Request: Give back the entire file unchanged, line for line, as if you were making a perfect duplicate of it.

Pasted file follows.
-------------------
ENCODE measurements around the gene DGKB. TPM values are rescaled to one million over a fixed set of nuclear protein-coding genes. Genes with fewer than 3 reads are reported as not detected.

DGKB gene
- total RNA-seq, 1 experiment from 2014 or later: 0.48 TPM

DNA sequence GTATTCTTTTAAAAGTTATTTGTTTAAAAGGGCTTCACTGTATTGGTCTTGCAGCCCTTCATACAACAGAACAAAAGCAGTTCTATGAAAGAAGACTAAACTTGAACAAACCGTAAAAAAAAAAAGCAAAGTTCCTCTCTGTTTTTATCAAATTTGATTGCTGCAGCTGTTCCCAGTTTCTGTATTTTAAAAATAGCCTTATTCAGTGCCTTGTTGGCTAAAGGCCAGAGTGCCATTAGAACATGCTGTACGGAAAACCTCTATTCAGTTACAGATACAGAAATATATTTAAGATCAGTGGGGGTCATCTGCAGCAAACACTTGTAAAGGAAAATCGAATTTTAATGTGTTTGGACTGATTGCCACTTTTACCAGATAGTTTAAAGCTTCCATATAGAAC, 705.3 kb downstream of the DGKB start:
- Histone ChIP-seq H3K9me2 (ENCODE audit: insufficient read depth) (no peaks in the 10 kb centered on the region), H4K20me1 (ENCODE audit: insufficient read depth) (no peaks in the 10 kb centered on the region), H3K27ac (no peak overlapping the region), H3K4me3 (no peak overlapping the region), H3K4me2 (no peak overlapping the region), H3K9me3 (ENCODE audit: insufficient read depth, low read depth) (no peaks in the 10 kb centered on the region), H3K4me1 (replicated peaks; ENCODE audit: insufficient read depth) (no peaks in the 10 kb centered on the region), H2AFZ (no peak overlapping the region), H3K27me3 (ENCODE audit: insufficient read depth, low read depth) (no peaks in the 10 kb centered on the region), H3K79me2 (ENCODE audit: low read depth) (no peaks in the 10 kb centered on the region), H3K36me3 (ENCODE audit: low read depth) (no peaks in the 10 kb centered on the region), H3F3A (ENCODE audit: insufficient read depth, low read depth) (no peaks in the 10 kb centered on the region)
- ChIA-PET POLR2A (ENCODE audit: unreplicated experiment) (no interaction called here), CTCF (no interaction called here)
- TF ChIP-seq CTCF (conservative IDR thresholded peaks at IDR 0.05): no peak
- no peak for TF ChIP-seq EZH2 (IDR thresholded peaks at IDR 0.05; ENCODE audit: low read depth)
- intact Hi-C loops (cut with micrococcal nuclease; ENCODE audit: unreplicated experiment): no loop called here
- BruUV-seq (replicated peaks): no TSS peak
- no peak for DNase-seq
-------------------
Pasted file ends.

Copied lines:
ENCODE measurements around the gene DGKB. TPM values are rescaled to one million over a fixed set of nuclear protein-coding genes. Genes with fewer than 3 reads are reported as not detected.

DGKB gene
- total RNA-seq, 1 experiment from 2014 or later: 0.48 TPM

DNA sequence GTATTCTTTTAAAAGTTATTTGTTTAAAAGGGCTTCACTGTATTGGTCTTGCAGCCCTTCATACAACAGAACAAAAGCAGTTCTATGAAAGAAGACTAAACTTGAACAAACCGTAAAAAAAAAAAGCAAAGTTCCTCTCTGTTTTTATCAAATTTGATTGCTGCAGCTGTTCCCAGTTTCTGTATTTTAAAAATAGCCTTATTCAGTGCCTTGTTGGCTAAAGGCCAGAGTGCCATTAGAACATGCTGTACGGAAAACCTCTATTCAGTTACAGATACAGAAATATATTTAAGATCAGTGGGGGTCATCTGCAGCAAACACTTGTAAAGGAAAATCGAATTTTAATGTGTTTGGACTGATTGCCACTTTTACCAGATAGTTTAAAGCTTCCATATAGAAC, 705.3 kb downstream of the DGKB start:
- Histone ChIP-seq H3K9me2 (ENCODE audit: insufficient read depth) (no peaks in the 10 kb centered on the region), H4K20me1 (ENCODE audit: insufficient read depth) (no peaks in the 10 kb centered on the region), H3K27ac (no peak overlapping the region), H3K4me3 (no peak overlapping the region), H3K4me2 (no peak overlapping the region), H3K9me3 (ENCODE audit: insufficient read depth, low read depth) (no peaks in the 10 kb centered on the region), H3K4me1 (replicated peaks; ENCODE audit: insufficient read depth) (no peaks in the 10 kb centered on the region), H2AFZ (no peak overlapping the region), H3K27me3 (ENCODE audit: insufficient read depth, low read depth) (no peaks in the 10 kb centered on the region), H3K79me2 (ENCODE audit: low read depth) (no peaks in the 10 kb centered on the region), H3K36me3 (ENCODE audit: low read depth) (no peaks in the 10 kb centered on the region), H3F3A (ENCODE audit: insufficient read depth, low read depth) (no peaks in the 10 kb centered on the region)
- ChIA-PET POLR2A (ENCODE audit: unreplicated experiment) (no interaction called here), CTCF (no interaction called here)
- TF ChIP-seq CTCF (conservative IDR thresholded peaks at IDR 0.05): no peak
- no peak for TF ChIP-seq EZH2 (IDR thresholded peaks at IDR 0.05; ENCODE audit: low read depth)
- intact Hi-C loops (cut with micrococcal nuclease; ENCODE audit: unreplicated experiment): no loop called here
- BruUV-seq (replicated peaks): no TSS peak
- no peak for DNase-seq